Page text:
“In the original BioCro, all the math that the modelers were using was mixed into the programming language, which many people weren’t familiar with, so it was easy to make mistakes,” said Justin McGrath, a Research Plant Physiologist for the U.S. Department of Agriculture, Agricultural Research Service (USDA-ARS) at Illinois. “BioCro II separates those so modelers can do less programming and can instead focus on the equations.”

Separating the equations from the programming language allows researchers to try new simulations more easily. For example, if a project is looking at how a gene can help plants to use light more efficiently, the equations for that specific gene can be added to existing models, rather than having to change the entire model to include the new information. This development also allows for the software to operate well with other models, a large improvement from the original BioCro.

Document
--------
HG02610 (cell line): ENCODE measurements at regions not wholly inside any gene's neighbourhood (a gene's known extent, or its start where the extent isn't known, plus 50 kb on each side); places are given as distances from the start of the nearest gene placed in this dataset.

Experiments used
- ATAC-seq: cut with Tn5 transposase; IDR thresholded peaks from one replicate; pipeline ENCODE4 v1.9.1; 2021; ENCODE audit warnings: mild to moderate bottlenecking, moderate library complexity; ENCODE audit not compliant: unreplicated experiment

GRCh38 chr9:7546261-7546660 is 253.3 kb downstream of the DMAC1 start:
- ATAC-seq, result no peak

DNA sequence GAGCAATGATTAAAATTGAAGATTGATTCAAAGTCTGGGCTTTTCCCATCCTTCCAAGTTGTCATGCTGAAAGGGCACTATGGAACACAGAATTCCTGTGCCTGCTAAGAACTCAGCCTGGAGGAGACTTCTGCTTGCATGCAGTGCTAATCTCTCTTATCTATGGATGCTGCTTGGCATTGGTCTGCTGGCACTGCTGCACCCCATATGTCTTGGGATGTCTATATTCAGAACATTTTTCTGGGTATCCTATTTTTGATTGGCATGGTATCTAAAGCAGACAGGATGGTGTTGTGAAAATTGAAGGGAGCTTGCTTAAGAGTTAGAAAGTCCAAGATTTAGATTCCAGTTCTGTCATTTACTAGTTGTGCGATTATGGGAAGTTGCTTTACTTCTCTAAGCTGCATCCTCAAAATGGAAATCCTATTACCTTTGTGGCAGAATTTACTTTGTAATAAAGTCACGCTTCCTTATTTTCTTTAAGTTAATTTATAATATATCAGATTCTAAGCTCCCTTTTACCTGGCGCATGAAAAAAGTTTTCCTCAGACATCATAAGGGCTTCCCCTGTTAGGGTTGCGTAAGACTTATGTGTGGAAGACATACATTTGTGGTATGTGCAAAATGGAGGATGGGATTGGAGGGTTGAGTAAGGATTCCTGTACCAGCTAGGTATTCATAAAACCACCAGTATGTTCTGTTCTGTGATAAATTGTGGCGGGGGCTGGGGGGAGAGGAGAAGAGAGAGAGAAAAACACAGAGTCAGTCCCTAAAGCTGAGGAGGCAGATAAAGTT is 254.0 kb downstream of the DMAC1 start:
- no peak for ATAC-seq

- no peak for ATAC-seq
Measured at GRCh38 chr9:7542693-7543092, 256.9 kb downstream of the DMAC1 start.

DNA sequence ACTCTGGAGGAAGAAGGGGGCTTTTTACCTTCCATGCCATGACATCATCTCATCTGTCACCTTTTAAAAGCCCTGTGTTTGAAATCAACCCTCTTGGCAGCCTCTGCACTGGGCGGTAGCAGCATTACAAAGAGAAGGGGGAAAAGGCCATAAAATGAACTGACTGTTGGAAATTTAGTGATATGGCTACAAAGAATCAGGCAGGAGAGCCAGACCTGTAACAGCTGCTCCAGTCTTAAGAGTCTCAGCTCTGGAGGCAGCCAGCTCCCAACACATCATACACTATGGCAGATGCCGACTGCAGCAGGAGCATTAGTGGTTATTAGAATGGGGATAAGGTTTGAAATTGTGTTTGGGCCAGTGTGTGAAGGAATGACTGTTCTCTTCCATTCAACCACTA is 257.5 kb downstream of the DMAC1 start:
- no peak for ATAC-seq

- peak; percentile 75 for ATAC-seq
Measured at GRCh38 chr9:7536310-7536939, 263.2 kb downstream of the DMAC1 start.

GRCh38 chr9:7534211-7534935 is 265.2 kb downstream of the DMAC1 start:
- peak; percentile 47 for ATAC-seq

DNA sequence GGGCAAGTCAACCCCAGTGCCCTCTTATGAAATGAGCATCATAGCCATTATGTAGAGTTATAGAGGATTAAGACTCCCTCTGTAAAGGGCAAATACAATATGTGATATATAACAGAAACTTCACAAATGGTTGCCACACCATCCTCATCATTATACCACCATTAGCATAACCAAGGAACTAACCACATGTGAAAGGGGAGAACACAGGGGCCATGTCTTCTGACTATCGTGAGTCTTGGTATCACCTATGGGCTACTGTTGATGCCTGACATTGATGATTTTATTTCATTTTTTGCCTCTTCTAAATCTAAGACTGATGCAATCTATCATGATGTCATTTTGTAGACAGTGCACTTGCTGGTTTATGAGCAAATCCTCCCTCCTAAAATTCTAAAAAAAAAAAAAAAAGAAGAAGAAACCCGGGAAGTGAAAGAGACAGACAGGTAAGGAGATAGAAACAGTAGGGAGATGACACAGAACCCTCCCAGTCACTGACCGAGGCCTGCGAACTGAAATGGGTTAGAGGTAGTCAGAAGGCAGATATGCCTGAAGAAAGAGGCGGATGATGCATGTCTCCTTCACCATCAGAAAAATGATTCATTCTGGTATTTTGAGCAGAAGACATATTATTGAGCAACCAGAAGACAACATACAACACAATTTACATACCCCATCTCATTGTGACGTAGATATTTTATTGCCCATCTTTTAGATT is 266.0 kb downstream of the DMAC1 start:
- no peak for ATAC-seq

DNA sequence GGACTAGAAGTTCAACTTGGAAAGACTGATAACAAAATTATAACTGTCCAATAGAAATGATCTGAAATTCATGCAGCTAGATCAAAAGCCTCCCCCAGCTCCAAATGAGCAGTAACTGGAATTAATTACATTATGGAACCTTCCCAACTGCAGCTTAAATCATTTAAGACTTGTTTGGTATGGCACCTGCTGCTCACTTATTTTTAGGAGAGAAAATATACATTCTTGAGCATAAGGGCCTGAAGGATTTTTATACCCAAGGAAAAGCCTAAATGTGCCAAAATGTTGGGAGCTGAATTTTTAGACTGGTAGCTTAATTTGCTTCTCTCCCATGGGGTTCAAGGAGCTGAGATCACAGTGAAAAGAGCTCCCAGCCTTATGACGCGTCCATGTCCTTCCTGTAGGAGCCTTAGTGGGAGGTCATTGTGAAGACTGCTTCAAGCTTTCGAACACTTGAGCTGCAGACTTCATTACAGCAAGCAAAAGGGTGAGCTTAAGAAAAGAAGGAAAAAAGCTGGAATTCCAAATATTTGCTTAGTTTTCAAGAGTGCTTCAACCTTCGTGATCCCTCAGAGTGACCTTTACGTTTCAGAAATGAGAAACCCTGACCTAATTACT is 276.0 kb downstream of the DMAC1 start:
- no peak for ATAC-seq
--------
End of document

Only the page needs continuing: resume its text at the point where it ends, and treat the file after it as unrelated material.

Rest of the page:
In a recent study, published in in silico Plants, McGrath and his team discuss all the improvements they made to the original BioCro software, and why they were necessary to improve modeling capabilities for researchers.

“If you’ve got a gene and you’re wondering how much it can improve yield, you have a tiny piece in the context of the whole plant. Modeling lets you take that one change, put it in the plant and compare yield with and without that change,” said Edward Lochocki, lead author on the paper and postdoctoral researcher for RIPE. “With the updates we’ve made in BioCro II, if you have ten gene changes to make, you can look at all of them quickly and gauge relative importance before moving the work into the field.”